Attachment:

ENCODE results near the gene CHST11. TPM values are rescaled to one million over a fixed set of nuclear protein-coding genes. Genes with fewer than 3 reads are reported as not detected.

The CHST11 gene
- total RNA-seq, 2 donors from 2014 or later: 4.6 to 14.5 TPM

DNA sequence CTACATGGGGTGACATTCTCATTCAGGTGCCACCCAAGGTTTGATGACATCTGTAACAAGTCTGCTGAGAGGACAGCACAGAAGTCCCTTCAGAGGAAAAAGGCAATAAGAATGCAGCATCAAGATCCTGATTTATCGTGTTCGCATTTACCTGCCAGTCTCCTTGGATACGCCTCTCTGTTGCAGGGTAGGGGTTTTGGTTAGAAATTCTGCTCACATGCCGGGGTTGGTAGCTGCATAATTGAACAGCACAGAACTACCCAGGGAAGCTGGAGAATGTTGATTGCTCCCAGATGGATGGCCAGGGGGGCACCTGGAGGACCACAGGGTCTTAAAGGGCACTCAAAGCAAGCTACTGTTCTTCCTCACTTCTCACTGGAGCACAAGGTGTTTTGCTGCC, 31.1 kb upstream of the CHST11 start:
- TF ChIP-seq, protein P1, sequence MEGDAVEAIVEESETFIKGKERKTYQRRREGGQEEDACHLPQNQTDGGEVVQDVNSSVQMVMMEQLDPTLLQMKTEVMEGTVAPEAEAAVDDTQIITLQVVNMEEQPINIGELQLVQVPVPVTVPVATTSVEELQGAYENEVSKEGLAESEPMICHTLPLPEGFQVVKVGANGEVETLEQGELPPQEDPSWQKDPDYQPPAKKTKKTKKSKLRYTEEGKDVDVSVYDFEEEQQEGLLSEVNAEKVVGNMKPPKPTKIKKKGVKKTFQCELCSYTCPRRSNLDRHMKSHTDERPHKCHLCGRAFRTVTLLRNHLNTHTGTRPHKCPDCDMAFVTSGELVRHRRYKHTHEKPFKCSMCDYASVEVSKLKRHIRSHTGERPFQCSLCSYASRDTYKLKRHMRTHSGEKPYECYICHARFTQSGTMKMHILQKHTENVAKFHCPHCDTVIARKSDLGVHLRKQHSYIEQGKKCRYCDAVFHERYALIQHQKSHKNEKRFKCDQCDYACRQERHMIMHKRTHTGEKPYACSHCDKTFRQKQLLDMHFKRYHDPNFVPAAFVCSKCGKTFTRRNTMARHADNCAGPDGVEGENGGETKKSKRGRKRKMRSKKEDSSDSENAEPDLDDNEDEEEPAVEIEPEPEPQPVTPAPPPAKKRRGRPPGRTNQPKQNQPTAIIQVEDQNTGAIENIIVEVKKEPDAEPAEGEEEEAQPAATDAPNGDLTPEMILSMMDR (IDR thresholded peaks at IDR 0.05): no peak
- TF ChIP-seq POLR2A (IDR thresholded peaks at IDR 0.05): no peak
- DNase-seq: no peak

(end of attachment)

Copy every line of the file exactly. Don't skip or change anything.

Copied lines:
ENCODE results near the gene CHST11. TPM values are rescaled to one million over a fixed set of nuclear protein-coding genes. Genes with fewer than 3 reads are reported as not detected.

The CHST11 gene
- total RNA-seq, 2 donors from 2014 or later: 4.6 to 14.5 TPM

DNA sequence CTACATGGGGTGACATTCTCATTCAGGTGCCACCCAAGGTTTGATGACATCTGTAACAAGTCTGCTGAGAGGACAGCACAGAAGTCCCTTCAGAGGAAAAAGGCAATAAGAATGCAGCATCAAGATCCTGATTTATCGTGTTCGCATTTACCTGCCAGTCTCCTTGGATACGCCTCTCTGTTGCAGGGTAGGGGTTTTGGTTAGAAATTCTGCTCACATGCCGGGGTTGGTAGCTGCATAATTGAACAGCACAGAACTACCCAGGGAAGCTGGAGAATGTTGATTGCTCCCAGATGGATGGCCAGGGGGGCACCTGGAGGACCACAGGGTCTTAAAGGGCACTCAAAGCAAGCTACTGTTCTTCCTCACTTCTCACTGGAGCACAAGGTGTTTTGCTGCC, 31.1 kb upstream of the CHST11 start:
- TF ChIP-seq, protein P1, sequence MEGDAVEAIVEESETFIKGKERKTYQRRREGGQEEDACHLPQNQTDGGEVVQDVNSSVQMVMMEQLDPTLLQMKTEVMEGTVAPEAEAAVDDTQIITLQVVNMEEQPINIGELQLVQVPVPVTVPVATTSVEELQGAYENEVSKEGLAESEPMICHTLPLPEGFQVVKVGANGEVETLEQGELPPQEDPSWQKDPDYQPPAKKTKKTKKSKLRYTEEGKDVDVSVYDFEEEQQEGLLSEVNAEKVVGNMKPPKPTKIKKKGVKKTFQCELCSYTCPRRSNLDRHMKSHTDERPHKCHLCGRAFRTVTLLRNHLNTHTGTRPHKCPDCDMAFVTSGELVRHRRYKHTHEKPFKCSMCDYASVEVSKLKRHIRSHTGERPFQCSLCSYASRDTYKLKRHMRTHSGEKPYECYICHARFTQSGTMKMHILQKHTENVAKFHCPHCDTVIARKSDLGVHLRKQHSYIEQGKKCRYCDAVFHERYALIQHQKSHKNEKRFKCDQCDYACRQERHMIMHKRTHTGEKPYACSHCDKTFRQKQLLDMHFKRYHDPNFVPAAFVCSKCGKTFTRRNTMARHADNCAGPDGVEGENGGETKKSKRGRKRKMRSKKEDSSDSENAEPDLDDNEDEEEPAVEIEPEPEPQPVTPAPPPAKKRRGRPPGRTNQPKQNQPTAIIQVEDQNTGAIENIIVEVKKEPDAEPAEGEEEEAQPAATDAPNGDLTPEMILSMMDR (IDR thresholded peaks at IDR 0.05): no peak
- TF ChIP-seq POLR2A (IDR thresholded peaks at IDR 0.05): no peak
- DNase-seq: no peak